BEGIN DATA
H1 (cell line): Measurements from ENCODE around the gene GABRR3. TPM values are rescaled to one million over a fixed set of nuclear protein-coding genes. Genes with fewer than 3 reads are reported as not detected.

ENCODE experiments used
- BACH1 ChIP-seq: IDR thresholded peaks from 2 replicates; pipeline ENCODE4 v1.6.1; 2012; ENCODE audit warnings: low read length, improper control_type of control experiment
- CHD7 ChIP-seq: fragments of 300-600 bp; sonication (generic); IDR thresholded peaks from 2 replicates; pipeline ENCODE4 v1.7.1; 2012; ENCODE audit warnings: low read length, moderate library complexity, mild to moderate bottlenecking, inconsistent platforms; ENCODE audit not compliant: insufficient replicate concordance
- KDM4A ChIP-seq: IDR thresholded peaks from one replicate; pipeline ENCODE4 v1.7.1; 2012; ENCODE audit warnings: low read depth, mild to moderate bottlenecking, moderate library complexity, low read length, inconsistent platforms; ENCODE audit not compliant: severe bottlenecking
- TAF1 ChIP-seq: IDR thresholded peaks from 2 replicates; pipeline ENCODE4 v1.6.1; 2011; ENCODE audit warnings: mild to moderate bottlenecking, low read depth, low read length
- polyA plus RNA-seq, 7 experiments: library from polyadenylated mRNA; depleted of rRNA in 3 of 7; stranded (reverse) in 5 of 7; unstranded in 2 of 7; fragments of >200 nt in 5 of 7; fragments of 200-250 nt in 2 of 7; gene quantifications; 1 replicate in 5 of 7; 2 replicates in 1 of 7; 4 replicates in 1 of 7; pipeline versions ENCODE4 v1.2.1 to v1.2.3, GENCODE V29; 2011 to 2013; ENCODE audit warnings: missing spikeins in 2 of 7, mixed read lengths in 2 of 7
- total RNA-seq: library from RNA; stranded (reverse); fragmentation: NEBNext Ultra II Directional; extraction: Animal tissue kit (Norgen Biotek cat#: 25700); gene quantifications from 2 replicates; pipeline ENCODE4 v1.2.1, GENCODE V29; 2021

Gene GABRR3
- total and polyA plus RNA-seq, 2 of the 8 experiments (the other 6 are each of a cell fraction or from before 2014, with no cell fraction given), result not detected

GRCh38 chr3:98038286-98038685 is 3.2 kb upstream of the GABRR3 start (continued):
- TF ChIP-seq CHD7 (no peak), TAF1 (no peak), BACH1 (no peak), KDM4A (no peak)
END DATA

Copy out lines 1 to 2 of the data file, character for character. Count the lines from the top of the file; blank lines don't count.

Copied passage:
H1 (cell line): Measurements from ENCODE around the gene GABRR3. TPM values are rescaled to one million over a fixed set of nuclear protein-coding genes. Genes with fewer than 3 reads are reported as not detected.

ENCODE experiments used